The lecturer worked out the sensitivity analysis in percentages. I did it in amounts. The question doesn’t specify which is needed so I would be correct to show my answer in values?

It could be. However, I think that the value has to be related in some way to the proportional or percentage change in the original assumption. A value of 5 is very different if you are talking about the change in sales where the original assumption was 10,000 (V sensitive as you could easily be wrong by 5 in 10,000) or you are talking about a change in cost where the original assumption was 10 ie getting costs wrong by 50% might be thought of as unlikely.

From years 1-4 Sales and MC are having SAME CFs for EACH of the 4 years,hence, we will discount these using annuity factor for 4 years at 10% which is 3.17.

duncana says

The lecturer worked out the sensitivity analysis in percentages. I did it in amounts. The question doesn’t specify which is needed so I would be correct to show my answer in values?

Ken Garrett says

It could be. However, I think that the value has to be related in some way to the proportional or percentage change in the original assumption. A value of 5 is very different if you are talking about the change in sales where the original assumption was 10,000 (V sensitive as you could easily be wrong by 5 in 10,000) or you are talking about a change in cost where the original assumption was 10 ie getting costs wrong by 50% might be thought of as unlikely.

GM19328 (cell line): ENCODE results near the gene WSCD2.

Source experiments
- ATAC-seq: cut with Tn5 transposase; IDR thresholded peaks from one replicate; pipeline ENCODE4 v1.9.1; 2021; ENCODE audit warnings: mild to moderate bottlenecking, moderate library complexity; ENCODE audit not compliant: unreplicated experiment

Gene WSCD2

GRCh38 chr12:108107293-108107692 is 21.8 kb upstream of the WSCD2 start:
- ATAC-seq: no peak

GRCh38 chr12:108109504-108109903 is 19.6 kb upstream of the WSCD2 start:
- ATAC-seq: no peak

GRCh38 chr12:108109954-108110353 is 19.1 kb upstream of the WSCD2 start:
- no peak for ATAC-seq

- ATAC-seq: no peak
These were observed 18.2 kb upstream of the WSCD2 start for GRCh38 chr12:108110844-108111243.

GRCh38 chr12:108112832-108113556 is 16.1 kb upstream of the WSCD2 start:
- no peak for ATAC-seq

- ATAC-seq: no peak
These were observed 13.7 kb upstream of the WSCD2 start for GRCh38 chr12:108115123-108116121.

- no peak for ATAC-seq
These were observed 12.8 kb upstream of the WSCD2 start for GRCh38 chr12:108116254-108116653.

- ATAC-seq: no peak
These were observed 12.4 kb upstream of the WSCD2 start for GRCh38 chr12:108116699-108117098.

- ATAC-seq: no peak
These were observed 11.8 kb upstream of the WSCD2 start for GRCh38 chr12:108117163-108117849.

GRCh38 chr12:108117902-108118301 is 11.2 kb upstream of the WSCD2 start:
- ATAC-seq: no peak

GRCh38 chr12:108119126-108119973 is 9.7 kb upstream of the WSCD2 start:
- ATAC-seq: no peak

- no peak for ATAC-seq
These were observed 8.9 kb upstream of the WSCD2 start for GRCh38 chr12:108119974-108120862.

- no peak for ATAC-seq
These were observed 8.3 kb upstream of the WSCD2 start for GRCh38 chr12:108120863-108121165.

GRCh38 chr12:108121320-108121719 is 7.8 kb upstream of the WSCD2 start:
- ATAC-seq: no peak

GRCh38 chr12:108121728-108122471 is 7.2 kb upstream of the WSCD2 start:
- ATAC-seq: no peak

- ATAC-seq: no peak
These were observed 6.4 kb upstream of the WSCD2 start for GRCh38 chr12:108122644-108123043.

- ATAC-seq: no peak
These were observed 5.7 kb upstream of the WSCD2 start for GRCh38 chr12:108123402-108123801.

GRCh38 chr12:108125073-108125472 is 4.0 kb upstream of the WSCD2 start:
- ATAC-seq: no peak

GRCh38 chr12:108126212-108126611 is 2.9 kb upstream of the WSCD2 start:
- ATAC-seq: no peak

Ken Garrett says

Where are you talking about -notes? Lectures? Where?

bhaven28 says

Around 7:32 on the lecture under the 10% factor it shows as 3.17, 3.17 and then 0.683

Many thanks

bhaven28 says

Hello any update on this please? just need to know how this was worked out

Ken Garrett says

The example is from P159 of the notes where 10% is given as the discount rate to use.

jetavi says

From years 1-4 Sales and MC are having SAME CFs for EACH of the 4 years,hence, we will discount these using annuity factor for 4 years at 10% which is 3.17.

Ken Garrett says

Yes.

bhaven28 says

Hi,

This may just be a refresher, but how do you work out the 10% factor?